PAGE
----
weight it held.
 Students read and discuss sections of This
Book Is About Time by Marilyn Burns. Its many engaging activities
and experiments are interspersed with an historical treatment of time
and the instruments designed to measure it.
8. Read and interpret various scales, including those
based on number lines and maps.
 Students use objects shown in a movie poster for King
Kong to determine how tall the ape is.
 As a longterm assessment project, students make a
threedimensional scale model of their classroom.
 Students use a map to plan an auto trip across the United
States, finding the distance traveled each day and the amount of time
required to drive each day's route.
9. Determine the degree of accuracy needed in a
given situation and choose units accordingly.
 Students plan a school garden, determining the unit of
measure appropriate for the garden, estimating its size, and then
computing the perimeter (for fencing) and area (for fertilizer).
 Groups of students make and use a scale drawing (1/4 inch =
1 foot) of an apartment and use scale models of the furniture to
furnish the living room and dining room.
 Students make a floor plan for a small restaurant
furnished with round tables.
10. Understand that all measurements of continuous
quantities are approximate.
 Students measure a given hallway in school and compare
their results, noting that their results are different because any
measurement is approximate. They discuss how accuratetheir individual
measurements are (degree of precision) and, after reviewing all of
their measurements, determine the likely errors in their individual
measurements. They also discuss how more precise measures may be
obtained and what degree of precision is needed in this situation.
 Each student in a group measures the circumferences and
diameters of several round objects using a tape measure or ruler and
string. They compare their measurements and decide what the most
accurate set of measurements is for each of the objects. They use a
calculator to find the ratio of the circumference to the diameter for
each object.
11. Develop formulas and procedures for solving
problems related to measurement.
 Students develop a formula for finding the surface area of
a rectangular prism by constructing boxes of various sizes using graph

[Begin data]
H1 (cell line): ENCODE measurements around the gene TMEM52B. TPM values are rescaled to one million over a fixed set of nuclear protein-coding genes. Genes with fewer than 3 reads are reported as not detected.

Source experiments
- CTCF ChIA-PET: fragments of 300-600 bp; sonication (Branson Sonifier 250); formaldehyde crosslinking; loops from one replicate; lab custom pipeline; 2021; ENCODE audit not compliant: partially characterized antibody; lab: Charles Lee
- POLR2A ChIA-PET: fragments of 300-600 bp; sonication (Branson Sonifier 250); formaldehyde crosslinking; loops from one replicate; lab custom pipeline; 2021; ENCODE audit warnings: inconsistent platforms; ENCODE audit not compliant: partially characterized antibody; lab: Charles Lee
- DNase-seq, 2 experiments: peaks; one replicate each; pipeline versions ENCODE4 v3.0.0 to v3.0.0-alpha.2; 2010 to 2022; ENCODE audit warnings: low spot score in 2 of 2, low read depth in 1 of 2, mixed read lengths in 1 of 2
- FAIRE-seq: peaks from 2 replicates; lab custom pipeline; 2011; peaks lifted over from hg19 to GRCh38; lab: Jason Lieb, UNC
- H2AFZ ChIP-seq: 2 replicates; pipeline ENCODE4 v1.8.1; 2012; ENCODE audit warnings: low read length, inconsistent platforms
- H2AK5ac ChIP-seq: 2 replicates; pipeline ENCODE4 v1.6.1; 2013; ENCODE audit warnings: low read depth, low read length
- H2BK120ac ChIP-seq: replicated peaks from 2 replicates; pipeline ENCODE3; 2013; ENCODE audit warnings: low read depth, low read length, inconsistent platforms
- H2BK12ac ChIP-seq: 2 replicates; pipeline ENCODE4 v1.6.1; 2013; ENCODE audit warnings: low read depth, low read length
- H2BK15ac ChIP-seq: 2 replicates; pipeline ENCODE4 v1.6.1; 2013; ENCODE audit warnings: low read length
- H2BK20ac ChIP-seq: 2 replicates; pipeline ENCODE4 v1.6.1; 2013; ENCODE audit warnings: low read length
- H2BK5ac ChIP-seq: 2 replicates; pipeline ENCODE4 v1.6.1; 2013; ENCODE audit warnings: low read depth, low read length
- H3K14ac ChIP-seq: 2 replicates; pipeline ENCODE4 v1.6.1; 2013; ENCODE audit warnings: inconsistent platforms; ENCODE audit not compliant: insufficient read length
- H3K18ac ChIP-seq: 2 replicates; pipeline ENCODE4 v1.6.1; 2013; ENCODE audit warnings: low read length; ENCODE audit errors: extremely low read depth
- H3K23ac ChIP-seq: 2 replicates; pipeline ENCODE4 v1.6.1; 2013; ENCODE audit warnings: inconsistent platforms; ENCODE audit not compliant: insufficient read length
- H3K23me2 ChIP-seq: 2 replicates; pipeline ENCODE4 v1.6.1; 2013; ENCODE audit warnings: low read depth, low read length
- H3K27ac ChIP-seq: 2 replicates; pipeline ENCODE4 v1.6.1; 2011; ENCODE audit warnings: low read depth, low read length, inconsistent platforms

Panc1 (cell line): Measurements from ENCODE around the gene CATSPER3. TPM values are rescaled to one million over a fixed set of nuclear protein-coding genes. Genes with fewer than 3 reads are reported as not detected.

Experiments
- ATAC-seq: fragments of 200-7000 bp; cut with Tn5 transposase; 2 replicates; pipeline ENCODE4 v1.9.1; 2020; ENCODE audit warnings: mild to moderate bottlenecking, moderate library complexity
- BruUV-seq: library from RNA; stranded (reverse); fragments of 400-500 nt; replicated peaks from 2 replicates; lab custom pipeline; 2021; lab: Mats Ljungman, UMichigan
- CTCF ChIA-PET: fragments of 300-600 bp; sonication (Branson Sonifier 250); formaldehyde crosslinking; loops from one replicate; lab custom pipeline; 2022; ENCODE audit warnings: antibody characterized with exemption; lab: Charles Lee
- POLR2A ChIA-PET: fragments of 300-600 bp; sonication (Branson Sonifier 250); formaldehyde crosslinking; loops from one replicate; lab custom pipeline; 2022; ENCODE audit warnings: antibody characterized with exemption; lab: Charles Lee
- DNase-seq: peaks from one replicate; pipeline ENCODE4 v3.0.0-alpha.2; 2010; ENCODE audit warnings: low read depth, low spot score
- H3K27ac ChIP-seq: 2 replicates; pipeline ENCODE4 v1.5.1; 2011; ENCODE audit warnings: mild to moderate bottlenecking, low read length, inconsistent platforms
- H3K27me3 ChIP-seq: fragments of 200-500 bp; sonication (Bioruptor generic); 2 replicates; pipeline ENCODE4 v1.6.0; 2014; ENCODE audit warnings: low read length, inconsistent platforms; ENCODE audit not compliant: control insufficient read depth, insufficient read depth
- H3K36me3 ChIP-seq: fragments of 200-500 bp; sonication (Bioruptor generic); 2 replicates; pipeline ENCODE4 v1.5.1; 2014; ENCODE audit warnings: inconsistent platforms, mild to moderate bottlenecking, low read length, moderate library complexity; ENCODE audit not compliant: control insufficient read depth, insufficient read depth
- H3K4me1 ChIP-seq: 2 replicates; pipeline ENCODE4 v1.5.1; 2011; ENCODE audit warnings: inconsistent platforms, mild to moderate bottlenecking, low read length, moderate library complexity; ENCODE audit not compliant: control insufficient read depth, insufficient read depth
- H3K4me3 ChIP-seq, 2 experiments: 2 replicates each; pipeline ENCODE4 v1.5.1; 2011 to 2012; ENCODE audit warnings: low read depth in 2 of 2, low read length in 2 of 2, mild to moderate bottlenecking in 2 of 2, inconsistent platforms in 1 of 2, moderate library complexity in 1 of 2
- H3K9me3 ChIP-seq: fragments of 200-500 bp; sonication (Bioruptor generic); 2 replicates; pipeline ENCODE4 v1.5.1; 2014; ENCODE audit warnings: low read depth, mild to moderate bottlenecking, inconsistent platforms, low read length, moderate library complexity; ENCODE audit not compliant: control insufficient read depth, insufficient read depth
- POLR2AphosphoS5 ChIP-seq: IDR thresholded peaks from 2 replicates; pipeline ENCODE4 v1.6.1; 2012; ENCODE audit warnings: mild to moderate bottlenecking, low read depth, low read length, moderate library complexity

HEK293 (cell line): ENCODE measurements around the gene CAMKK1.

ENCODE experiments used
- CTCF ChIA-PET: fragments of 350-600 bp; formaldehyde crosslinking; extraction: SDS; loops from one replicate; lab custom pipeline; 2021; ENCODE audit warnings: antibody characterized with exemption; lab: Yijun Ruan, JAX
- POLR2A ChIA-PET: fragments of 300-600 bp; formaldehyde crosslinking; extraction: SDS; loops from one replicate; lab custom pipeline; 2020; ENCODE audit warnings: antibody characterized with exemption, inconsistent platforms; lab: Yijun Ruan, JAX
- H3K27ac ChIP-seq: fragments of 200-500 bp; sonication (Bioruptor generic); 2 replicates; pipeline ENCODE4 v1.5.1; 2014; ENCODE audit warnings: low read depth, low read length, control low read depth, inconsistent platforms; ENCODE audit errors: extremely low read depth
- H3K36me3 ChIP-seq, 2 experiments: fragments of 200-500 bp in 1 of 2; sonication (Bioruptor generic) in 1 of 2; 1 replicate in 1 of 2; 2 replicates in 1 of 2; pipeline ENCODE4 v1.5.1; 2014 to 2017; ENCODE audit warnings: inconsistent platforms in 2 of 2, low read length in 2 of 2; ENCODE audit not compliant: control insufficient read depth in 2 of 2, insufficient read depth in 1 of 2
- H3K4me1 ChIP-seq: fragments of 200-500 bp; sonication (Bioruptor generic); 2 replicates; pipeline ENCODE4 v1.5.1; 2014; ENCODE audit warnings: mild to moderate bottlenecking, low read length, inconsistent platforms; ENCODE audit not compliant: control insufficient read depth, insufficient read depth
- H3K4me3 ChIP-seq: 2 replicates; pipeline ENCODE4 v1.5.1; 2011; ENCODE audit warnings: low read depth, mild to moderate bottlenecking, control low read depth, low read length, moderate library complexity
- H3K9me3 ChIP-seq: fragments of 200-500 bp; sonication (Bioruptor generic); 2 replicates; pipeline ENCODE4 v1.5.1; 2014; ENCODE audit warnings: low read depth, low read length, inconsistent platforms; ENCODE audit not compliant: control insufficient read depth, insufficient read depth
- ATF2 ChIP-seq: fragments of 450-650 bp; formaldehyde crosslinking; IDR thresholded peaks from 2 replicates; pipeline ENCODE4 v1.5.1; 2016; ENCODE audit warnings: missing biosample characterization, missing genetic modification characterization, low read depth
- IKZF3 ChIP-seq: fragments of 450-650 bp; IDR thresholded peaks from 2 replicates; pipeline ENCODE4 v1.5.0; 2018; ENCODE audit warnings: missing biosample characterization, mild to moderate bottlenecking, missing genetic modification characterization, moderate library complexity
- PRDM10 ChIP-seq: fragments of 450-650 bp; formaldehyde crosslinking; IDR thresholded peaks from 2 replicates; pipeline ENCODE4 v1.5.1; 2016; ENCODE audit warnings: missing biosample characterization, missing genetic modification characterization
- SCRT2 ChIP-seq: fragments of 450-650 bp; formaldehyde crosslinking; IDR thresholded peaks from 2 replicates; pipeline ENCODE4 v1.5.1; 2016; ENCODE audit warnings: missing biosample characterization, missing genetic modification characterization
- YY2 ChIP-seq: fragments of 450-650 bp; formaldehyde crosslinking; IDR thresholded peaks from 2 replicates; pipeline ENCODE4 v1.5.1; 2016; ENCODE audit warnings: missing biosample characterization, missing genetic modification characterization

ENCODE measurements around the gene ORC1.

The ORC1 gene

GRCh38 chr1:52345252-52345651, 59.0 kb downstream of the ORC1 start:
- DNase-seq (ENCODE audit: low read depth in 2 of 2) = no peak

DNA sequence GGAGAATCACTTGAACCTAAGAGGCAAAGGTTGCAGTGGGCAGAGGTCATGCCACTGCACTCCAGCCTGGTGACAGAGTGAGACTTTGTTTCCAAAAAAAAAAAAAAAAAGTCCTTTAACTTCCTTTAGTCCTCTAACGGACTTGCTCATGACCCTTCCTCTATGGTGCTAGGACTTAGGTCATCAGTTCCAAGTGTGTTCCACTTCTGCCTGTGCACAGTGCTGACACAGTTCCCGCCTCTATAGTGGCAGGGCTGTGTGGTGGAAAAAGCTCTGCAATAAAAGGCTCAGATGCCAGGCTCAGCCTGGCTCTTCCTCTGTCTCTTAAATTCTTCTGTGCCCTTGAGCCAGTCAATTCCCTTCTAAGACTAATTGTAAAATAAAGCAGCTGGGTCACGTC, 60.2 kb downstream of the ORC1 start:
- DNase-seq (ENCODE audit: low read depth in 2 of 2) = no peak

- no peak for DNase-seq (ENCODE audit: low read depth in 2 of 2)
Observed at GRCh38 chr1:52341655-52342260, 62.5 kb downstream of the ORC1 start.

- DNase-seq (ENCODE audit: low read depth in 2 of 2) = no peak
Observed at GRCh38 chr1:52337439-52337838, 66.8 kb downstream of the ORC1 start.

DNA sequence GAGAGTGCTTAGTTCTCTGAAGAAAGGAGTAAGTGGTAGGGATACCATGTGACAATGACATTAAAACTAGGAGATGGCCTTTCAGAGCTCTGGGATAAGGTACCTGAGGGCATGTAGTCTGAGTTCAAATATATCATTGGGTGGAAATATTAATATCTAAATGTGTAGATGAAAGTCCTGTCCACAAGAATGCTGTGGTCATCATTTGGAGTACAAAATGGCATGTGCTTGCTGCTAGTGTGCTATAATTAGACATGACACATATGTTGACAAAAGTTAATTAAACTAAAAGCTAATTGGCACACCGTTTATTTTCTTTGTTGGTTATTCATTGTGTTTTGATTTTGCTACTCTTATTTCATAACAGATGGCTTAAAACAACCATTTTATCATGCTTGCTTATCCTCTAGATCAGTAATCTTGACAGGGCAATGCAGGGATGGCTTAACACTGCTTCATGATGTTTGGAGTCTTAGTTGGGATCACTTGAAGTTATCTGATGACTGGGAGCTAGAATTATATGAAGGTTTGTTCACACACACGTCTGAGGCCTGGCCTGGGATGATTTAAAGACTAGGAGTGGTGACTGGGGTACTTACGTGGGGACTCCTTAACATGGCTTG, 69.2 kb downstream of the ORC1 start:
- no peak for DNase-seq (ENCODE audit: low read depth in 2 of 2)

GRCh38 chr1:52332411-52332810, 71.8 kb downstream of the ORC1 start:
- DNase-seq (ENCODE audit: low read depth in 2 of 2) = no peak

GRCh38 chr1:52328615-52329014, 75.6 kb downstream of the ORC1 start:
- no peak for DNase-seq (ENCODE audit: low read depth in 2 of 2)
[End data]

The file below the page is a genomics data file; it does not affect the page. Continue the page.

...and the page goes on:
paper, finding the area of each side and adding them, and looking for
patterns in their results. They describe their findings in their
journals.
 Students construct different parallelograms whose base and
height have the same length on their geoboards. They sketch each
parallelogram and record its area (found by counting squares). They
discuss their results.
 Students work through the Sketching
Similarities lesson that is described in the First Four Standards
of this Framework. They use a computer program and measure the
sizes of the corresponding sides and corresponding angles of similar
figures. They conclude that similar figures have equal corresponding
angles and their corresponding sides have the same ratio.
 Students use plastic models of a pyramid and a
prism, each having the same height and polygonal base, to investigate
the relationship between their volumes.
12. Explore situations involving quantities which
cannot be measured directly or conveniently.
 Students and parents in the McKinley School have been
dropping pennies into the very large plastic cylinder in the school
lobby in an effort to raise money for new playground equipment. The
students are challenged to devise a method to estimate how much money
is in the cylinder as a function of the height of the pennies at any
given time.
 Students construct a measuring tool that they can use to
find the height of trees, flagpoles, and buildings, using cardboard,
graph paper, straws, string, and washers.
 Students use proportions to find the height of the flagpole
in front of the school.
13. Convert measurement units from one form to
another, and carry out calculations that involve various units
of measurement.
 Students are given a ring and asked to find the height of
the person who lost the ring. They measure their own fingers and their
heights, plotting the data on a coordinate graph. They use a piece of